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parties, I find it will less incommode you to spend 1769. your night here, than me to come town. I wish

Ætat.60. to see you, and am ordered by the lady of this house to invite you hither. Whether you can come or not, I shall not have any occasion of writing to you again before your marriage, and therefore tell you now, that with great sincerity I wish you happiness. I am, dear Sir,

“ Your most affectionate humble servant, « Noy. 9, 1769.

“ SAM. JOHNSON."

I was detained in town till it was too late on the ninth, so went to him early in the morning of the tenth of November. “ Now (said he,) that you are going to marry, do not expect more from life, than life will afford. You may often find yourself out of humour, and you may often think your wife not studious enough to please you; and yet you may have reason to consider yourself as upon the whole very happily married.”

Talking of marriage in general, he observed, « Our marriage service is too refined. It is calculated only for the best kind of marriages; whereas, we should have a form for matches of convenience, of which there are inany." He agreed with me that there was no absolute necessity for having the marriage ceremony performed by a regular clergyman, for this was not commanded in scripture.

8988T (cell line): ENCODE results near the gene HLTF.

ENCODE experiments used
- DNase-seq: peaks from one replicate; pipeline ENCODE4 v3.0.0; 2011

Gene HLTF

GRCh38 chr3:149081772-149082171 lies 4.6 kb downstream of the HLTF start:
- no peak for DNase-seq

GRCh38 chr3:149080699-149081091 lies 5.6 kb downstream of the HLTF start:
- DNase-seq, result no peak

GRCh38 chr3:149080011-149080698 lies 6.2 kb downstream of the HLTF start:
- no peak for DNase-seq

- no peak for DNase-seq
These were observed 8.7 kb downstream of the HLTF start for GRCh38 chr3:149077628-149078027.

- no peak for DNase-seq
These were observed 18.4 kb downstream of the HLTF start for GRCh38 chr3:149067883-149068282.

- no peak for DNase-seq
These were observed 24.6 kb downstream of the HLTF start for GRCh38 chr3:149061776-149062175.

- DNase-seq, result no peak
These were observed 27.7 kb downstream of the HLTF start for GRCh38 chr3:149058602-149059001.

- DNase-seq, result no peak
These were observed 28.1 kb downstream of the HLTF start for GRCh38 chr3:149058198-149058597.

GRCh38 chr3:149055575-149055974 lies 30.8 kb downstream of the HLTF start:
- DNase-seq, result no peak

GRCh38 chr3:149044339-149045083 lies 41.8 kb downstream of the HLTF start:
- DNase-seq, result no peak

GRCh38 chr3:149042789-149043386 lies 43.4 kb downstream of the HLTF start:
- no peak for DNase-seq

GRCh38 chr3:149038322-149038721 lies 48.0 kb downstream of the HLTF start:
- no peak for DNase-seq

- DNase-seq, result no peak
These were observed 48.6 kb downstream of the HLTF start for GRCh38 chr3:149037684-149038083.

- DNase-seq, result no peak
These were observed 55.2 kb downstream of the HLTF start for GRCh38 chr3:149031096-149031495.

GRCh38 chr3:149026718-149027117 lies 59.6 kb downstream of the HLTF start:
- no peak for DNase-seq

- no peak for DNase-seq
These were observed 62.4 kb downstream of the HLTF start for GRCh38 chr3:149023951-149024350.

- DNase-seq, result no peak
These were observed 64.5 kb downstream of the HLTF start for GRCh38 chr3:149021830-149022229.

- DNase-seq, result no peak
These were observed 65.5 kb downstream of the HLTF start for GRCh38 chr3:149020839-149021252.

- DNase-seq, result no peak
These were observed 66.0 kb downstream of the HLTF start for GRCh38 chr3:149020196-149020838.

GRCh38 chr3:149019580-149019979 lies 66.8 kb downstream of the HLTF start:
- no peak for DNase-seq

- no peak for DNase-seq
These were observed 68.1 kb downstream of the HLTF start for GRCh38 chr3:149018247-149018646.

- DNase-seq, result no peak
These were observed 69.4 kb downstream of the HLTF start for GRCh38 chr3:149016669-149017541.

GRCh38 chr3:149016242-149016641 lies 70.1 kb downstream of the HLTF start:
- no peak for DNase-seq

I was volatile enough to repeat to him a little epi. grammatick song of mine, on matrimony, which Mr. Garrick had a few days before procured to be set to musick by the very ingenious Mr. Dibden,

1769.

Ætat. 60.

A MATRIMONIAL THOUGHT.
« In the blithe days of honey-moon,

6 With Kate's allurements smitten,
“ I lov'd her late, I lov'd her soon,

66 And call'd her dearest kitten.

“ But now my kitten's grown a cat,

“ And cross like other wives,
“ O! by my soul, my honest Mat,

" I fear she has nine lives.”

My illustrious friend said, “ It is very well, Sir; but you should not swear.” Upon which I altered “ O! by my soul,” to “alas, alas !"

He was so good as to accompany me to London, and see me into the post-chaise which was to carry me on my road to Scotland. And sure I am, that however inconsiderable many of the particulars recorded at this time may appear to some, they will be esteemed by the best part of my readers as genuine traits of his character, contributing together to give a full, fair, and distinct view of it.

1770.

In 1770, he published a political pamphlet, entiÆtat. 61.tled “ The False Alarm,” intended to justify the